Leading cybersecurity company CrowdStrike has been notified by Microsoft that some hackers had attempted to read the company's emails through a breach of Microsoft Azure credentials.
Earlier this month, it was discovered that network management company SolarWinds was hit by a cyber attack, where threatening agents modified their software to install backdoors on customer networks through a supply chain attack.
As a result of this attack, SolarWinds customers are trying to scan their networks to see if they have been hacked.
After analyzing its internal and productive environment, CrowdStrike said on Thursday that it found no signs that the SolarWinds breach affected it.
The intruders violated Microsoft reseller accounts
During their investigation, CrowdStrike was informed by Microsoft on December 15 that a compromised Microsoft Azure reseller account had been used to read CrowdStrike emails.
A source told Reuters that the compromised reseller account had tried to allow Office 365 "Read" privileges to access CrowdStrike emails. As CrowdStrike does not use Office 365, the attack failed.
Microsoft CEO, Jeff Jones, told Reuters that the attack was carried out by them invaders who stole the credentials for the Microsoft reseller account and not the vulnerabilities in products or the services in the cloud.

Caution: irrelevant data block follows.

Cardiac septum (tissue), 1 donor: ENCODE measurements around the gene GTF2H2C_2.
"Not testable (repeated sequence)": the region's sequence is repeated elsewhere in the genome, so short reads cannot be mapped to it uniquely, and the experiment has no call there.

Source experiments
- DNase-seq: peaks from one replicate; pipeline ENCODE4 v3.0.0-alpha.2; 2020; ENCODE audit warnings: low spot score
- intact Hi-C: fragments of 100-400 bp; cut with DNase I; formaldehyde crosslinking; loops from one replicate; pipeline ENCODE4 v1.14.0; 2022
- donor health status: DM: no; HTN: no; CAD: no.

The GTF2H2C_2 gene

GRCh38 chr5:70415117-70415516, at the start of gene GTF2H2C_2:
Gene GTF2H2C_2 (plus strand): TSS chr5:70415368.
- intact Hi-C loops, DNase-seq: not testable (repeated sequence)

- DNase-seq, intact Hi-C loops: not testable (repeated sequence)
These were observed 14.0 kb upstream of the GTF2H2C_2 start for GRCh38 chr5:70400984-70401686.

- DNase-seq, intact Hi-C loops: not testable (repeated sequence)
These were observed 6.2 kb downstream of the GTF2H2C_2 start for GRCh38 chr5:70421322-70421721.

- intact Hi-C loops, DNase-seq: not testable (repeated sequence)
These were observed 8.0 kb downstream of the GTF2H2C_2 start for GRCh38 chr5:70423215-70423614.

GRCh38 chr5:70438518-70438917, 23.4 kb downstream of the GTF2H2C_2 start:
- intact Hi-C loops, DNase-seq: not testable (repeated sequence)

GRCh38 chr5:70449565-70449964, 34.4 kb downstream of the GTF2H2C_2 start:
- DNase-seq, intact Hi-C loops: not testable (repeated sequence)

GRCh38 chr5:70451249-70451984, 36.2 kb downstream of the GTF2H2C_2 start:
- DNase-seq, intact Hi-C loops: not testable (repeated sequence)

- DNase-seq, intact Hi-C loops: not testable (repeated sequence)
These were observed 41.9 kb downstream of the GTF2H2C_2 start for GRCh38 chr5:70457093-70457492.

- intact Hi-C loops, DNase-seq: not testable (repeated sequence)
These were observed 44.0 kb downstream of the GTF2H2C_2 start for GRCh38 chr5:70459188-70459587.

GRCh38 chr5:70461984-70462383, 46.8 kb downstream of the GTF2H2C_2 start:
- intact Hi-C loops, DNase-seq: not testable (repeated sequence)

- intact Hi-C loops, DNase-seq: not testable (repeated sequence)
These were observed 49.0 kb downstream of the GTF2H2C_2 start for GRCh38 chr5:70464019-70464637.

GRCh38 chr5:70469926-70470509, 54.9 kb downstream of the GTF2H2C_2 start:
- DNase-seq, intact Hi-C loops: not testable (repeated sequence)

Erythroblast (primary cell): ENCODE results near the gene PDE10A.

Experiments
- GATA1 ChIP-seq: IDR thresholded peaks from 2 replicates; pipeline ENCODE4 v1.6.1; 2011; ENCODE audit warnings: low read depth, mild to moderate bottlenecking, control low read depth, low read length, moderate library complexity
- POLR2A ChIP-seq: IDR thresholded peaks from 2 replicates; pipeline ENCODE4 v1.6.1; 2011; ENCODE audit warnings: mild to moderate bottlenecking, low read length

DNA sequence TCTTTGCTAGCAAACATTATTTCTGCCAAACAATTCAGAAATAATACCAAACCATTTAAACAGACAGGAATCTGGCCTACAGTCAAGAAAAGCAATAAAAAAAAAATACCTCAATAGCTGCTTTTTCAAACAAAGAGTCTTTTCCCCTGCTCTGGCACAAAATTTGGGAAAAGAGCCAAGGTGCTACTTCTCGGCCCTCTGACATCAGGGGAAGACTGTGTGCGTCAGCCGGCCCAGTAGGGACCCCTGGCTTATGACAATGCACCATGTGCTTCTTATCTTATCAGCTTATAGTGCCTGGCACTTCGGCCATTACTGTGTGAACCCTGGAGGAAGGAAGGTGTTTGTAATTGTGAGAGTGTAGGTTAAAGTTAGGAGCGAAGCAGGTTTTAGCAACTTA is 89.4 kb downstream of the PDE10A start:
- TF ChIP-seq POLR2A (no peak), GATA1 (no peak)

"Our investigation into recent attacks has identified incidents involving the misuse of credentials to obtain access"which can occur in various forms," Jones told Reuters. "We have not identified any vulnerabilities or breaches in Microsoft cloud products or services."
In two articles published this month, Microsoft revealed how stolen credentials and access tokens are used to target Azure customers. Highly recommended managers Azure to read these articles to learn more about them attacks.
After learning of this attack attempt, CrowdStrike analyzed the Azure environment and found that it had not been compromised. However, during this analysis, found it difficult to use Azure management tools to list the privileges assigned to resellers and third-party partners.
To help administrators analyze the Microsoft Azure environment and see what rights have been assigned to third-party resellers and affiliates, CrowdStrike has released the free CrowdStrike Reporting Tool for Azure (CRT).
Source of information: bleepingcomputer.com